Technical Writing, Advanced Technical Writing Grammar and Editing Portfolio Workshop, Senior Projects in Computers and the Humanities Hypertext Theory Computers and Writing Computer Applications in the Humanities Designing and Evaluating Computer Assisted Instruction in the Humanities, Discourse and Technology First-Year Composition Advanced Composition Writers' Workshop Research in Composition
Technology and Literacy in the Twenty-First Century: The Perils of Not Paying Attention. Carbonale, IL: Southern Illinois University Press, 1999. Creating Computer-Supported Writing Facilities: A Blueprint for Action. Houghton, MI: Computers and Composition Press, 1989. Computer-Assisted Instruction in Composition: Create your Own. Urbana, IL: NCTE, 1986.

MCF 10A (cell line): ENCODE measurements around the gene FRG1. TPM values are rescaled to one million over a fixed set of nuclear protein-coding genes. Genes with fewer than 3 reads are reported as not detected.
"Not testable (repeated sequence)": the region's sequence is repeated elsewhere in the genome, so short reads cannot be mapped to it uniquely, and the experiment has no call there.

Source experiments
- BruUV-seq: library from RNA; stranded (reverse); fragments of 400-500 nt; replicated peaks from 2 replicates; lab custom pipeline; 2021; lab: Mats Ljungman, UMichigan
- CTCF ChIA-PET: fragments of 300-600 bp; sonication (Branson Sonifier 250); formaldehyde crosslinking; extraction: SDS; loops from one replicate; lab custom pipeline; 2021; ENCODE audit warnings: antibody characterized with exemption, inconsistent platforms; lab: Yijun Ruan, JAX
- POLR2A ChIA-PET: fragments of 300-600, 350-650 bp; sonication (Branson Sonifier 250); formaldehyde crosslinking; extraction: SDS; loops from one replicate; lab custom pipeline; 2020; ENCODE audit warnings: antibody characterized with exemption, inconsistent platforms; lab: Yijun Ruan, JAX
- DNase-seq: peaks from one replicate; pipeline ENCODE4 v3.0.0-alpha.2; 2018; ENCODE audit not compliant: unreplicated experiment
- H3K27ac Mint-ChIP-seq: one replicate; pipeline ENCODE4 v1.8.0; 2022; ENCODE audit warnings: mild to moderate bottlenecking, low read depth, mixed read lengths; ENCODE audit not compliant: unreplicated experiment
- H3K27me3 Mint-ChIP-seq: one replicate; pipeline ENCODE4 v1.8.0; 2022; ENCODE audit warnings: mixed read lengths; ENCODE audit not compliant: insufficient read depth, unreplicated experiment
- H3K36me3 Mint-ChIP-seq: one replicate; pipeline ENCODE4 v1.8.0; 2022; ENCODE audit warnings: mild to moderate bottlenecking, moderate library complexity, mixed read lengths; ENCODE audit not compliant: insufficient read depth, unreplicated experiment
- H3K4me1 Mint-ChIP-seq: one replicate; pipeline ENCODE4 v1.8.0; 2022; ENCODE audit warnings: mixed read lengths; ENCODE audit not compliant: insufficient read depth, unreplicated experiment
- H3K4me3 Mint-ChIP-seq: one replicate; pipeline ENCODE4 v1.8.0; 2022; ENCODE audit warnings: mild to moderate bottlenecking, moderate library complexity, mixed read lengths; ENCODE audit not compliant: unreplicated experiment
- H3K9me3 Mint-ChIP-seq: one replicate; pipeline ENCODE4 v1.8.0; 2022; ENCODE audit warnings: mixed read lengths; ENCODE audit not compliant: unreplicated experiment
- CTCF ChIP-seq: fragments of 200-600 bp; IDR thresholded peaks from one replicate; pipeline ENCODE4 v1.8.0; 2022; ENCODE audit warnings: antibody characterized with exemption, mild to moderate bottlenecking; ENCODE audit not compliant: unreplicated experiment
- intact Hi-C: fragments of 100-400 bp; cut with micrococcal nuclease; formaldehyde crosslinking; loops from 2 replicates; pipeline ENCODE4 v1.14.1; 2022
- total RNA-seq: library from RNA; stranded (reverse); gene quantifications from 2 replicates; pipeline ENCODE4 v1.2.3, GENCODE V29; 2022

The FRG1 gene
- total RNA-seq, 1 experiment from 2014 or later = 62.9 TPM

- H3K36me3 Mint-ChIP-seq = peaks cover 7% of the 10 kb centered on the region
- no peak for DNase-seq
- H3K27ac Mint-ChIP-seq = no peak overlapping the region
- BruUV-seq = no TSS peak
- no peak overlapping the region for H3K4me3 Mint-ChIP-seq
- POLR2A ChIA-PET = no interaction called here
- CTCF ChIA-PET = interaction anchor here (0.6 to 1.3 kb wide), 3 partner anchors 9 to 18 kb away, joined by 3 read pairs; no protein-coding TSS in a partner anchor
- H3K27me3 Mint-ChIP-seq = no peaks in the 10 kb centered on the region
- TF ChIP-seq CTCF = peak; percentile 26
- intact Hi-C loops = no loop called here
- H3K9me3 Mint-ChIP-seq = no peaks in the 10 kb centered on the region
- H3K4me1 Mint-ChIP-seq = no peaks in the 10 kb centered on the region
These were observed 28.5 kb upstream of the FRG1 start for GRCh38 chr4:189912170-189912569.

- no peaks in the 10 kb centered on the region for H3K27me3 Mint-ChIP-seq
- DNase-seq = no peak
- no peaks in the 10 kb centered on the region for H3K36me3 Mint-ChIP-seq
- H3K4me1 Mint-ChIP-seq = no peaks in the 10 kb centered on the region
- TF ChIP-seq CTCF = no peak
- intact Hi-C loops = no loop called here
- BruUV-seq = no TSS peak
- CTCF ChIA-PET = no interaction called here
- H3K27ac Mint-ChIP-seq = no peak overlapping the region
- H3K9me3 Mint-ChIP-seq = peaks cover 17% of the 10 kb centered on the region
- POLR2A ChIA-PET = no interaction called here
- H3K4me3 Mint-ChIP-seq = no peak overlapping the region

Technical Communication, 2nd Edition, M. Lay, B. J. Wahlstrom, C. D. Rude, C. Selfe, J. Selzer (Eds.). Boston: Irwin/McGraw Hill. 2000. (Textbook). Technical Communication (with M. Lay, B. Wahlstrom, S. Doheny-Farina, A. Duin, S. Little, C. Rude, J. Selzer). Burr Ridge, IL: Irwin, 1994. (Textbook) Writing in the Disciplines (with R. Jones and P. Bizarro). Fort Worth: Harcourt Brace College Publishers, 1997. (Textbook) Computers and the Teaching of Writing in American Higher Education, 1979-1994: A History (with G. Hawisher, P. LeBlanc, and C. Moran). Norwood, NJ: Ablex, 1996. Global Literacies and the World-Wide Web, G. Hawisher and C. Selfe (Eds.) London: Routledge, 2000. Passions, Pedagogies, and 21st Century Technologies. G. Hawisher and C. Selfe (Eds.). Logan, UT: Utah State University Press, 1999. Literacy, Technology, and Society: Confronting the Issues. G. Hawisher and C. Selfe (Eds.). Upper Saddle River, NJ: Prentice Hall, 1997. (Textbook) Literacy and Technology. C. Selfe and S. Hilligoss (Eds.). New York, NY: Modern Language Association, 1994. Evolving Perspectives on Computers and Composition Studies: Questions for the 1990s. G. Hawisher and C. Selfe (Eds.). Houghton, MI and Urbana, IL: Computers and Composition Press/NCTE, 1991. Computers and Writing: Theory, Research, and Practice. D. Holdstein and C. Selfe (Eds.). New York, NY: Modern Language Association, 1990.